Blinken says Turkey and others should refrain from buying Russian weapons

Ankara says it's in talks to procure more military equipment from Moscow

Secretary of State Antony Blinken participates in a virtual bilateral meeting with Kenyan President Uhuru Kenyatta at the State Department in Washington, Tuesday, April 27, 2021. (Leah Millis/Pool via AP)
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US Secretary of State Antony Blinken said on Wednesday that Turkey and all US allies should refrain from buying more Russian weapons, at the risk of more sanctions being imposed.

Frayed relations between the US and Nato ally Turkey were further tested at the weekend after President Joe Biden recognised the Armenian massacres in 1915 as genocide, infuriating Ankara.

Mr Blinken said that given Mr Biden's long-standing views on the Armenian issue, his decision should not have been a surprise.

He also repeated that Turkey was a critical Nato ally and expressed his hope that the two sides could resolve their issues.

But he warned Ankara and others not to buy more military equipment from Russia. Turkey has said it is in talks with Russia for a second batch of S-400 air-defence missiles.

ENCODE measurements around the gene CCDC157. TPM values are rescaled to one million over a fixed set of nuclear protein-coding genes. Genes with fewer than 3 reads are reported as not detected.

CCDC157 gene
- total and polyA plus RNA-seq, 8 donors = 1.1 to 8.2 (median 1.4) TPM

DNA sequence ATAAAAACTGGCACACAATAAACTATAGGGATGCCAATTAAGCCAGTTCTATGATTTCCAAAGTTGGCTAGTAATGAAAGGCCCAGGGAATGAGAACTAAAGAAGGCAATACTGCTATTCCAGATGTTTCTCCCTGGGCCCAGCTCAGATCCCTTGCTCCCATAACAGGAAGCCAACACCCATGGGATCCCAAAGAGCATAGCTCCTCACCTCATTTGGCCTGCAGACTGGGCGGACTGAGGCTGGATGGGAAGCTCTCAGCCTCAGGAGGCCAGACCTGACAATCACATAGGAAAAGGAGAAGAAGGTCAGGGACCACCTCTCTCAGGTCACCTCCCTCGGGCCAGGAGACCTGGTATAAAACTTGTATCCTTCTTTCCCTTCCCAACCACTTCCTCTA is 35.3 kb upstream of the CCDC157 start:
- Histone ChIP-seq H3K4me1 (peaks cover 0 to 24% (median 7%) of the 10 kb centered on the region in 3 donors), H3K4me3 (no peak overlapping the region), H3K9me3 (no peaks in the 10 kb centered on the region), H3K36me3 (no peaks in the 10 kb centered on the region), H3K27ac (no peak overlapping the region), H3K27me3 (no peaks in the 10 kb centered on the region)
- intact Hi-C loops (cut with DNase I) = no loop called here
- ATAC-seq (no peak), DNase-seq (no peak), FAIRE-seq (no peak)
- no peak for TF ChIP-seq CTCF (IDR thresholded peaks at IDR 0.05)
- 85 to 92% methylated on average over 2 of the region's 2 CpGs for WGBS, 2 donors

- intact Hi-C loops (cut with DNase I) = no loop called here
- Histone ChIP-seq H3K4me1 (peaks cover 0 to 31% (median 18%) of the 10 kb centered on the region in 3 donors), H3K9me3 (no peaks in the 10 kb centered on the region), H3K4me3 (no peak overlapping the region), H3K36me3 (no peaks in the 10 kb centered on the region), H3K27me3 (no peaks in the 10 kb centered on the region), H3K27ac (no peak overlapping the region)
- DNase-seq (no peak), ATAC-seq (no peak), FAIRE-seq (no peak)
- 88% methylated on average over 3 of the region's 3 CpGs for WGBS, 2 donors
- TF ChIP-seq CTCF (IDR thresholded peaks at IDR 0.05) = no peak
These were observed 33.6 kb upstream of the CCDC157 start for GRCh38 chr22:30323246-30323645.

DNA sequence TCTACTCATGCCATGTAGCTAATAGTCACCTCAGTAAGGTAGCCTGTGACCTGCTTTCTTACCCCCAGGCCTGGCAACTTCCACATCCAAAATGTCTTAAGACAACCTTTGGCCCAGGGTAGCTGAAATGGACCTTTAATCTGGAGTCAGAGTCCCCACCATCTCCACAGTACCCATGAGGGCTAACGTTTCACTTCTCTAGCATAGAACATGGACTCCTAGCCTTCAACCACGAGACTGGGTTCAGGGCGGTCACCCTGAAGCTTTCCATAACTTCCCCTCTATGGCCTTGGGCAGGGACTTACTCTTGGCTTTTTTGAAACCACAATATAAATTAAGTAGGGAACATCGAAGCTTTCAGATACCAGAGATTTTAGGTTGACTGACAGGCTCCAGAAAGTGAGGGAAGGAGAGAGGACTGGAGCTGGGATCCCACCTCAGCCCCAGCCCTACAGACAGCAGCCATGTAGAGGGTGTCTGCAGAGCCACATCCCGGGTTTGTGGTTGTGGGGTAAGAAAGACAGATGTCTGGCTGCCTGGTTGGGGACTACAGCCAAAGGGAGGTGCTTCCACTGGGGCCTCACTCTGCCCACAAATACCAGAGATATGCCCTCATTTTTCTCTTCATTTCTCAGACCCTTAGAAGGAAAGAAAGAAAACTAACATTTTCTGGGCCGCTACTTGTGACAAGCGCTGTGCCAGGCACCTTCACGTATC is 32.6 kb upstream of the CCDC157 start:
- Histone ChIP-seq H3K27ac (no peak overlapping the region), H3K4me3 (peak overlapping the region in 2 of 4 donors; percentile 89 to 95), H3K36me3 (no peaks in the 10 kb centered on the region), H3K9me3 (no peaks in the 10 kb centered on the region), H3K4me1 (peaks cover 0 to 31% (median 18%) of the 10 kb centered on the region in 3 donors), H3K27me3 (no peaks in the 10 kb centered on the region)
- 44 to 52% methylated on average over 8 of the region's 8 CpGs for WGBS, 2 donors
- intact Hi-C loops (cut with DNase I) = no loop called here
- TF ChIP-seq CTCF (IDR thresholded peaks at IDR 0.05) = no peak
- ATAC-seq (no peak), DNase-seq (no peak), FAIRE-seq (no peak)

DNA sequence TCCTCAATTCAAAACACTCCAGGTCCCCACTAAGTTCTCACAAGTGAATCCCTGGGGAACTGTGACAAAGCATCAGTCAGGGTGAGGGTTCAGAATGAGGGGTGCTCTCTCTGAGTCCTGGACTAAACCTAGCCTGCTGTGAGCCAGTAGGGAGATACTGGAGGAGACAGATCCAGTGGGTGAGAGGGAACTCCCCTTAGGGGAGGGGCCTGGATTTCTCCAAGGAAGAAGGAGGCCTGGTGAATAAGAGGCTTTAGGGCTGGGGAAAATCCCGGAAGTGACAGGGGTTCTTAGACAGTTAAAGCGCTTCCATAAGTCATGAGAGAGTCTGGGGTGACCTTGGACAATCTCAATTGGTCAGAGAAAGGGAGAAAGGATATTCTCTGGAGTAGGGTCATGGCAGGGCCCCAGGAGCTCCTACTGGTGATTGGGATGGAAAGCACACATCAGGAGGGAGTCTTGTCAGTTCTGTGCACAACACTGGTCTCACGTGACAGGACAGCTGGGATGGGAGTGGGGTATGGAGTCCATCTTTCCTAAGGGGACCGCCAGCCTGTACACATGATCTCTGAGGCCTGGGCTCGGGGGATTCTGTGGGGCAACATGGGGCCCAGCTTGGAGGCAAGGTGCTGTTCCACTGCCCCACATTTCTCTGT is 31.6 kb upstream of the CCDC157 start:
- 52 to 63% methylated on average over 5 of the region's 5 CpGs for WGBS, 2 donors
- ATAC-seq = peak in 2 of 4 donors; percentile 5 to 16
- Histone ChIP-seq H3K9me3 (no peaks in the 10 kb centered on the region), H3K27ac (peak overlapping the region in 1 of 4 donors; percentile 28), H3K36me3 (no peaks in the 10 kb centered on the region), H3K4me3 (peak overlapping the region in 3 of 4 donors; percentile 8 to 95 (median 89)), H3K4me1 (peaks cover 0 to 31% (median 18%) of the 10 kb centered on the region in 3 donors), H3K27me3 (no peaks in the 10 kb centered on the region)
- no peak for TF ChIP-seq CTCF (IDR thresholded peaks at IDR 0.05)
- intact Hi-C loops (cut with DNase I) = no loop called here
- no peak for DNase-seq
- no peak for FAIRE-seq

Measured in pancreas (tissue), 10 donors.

"Any significant transactions with Russian defence entities, again, could be subject to the law, to CAATSA, and that's separate from and in addition to the sanctions that have already been imposed," Mr Blinken said.

He was referring to the Countering America’s Adversaries through Sanctions Act, which is designed to dissuade countries from buying military equipment from Russia.

US-Turkish relations have been strained over issues such as Turkey's purchase of S-400s, making it a target for US sanctions, and policy differences on Syria, human rights and a US court case focused on Turkey's majority state-owned Halkbank.

Washington in December imposed sanctions on Turkey for buying the Russian air defence system.

Ankara has expressed anger that the US armed Kurdish YPG fighters in Syria and has not extradited a cleric living in the US, who Turkey has accused of orchestrating a 2016 coup attempt.

Mr Biden, in his first call as president with Turkish leader Recep Tayyip Erdogan on Friday, told him about his decision on the Armenian genocide.

Mr Blinken said the two leaders had a "good conversation" and that Mr Biden was looking forward to meeting Mr Erdogan in June at the Nato summit.

Turkey's presidential spokesman said on Sunday that Mr Biden's genocide declaration was "simply outrageous" and Turkey would respond over the coming months.